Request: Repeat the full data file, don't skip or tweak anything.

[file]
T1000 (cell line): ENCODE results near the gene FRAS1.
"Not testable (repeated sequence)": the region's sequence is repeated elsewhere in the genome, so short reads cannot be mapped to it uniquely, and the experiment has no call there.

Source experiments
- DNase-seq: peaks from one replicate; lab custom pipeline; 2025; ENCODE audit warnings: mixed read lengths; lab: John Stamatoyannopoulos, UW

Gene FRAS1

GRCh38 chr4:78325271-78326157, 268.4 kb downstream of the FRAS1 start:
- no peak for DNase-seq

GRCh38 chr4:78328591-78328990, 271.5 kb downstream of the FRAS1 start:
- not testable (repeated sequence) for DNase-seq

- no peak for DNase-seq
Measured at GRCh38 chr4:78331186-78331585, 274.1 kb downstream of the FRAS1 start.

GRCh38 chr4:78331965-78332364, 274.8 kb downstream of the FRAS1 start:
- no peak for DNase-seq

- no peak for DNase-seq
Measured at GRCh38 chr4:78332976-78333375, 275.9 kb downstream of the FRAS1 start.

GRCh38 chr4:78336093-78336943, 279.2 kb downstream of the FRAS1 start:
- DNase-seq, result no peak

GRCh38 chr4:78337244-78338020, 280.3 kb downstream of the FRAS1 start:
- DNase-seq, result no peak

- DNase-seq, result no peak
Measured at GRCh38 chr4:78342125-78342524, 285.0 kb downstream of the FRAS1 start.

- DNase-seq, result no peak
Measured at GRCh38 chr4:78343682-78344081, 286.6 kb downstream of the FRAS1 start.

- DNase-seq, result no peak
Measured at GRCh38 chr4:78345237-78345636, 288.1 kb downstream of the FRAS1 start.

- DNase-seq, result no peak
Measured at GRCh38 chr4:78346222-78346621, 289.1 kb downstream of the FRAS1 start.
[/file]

T1000 (cell line): ENCODE results near the gene FRAS1.
"Not testable (repeated sequence)": the region's sequence is repeated elsewhere in the genome, so short reads cannot be mapped to it uniquely, and the experiment has no call there.

Source experiments
- DNase-seq: peaks from one replicate; lab custom pipeline; 2025; ENCODE audit warnings: mixed read lengths; lab: John Stamatoyannopoulos, UW

Gene FRAS1

GRCh38 chr4:78325271-78326157, 268.4 kb downstream of the FRAS1 start:
- no peak for DNase-seq

GRCh38 chr4:78328591-78328990, 271.5 kb downstream of the FRAS1 start:
- not testable (repeated sequence) for DNase-seq

- no peak for DNase-seq
Measured at GRCh38 chr4:78331186-78331585, 274.1 kb downstream of the FRAS1 start.

GRCh38 chr4:78331965-78332364, 274.8 kb downstream of the FRAS1 start:
- no peak for DNase-seq

- no peak for DNase-seq
Measured at GRCh38 chr4:78332976-78333375, 275.9 kb downstream of the FRAS1 start.

GRCh38 chr4:78336093-78336943, 279.2 kb downstream of the FRAS1 start:
- DNase-seq, result no peak

GRCh38 chr4:78337244-78338020, 280.3 kb downstream of the FRAS1 start:
- DNase-seq, result no peak

- DNase-seq, result no peak
Measured at GRCh38 chr4:78342125-78342524, 285.0 kb downstream of the FRAS1 start.

- DNase-seq, result no peak
Measured at GRCh38 chr4:78343682-78344081, 286.6 kb downstream of the FRAS1 start.

- DNase-seq, result no peak
Measured at GRCh38 chr4:78345237-78345636, 288.1 kb downstream of the FRAS1 start.

- DNase-seq, result no peak
Measured at GRCh38 chr4:78346222-78346621, 289.1 kb downstream of the FRAS1 start.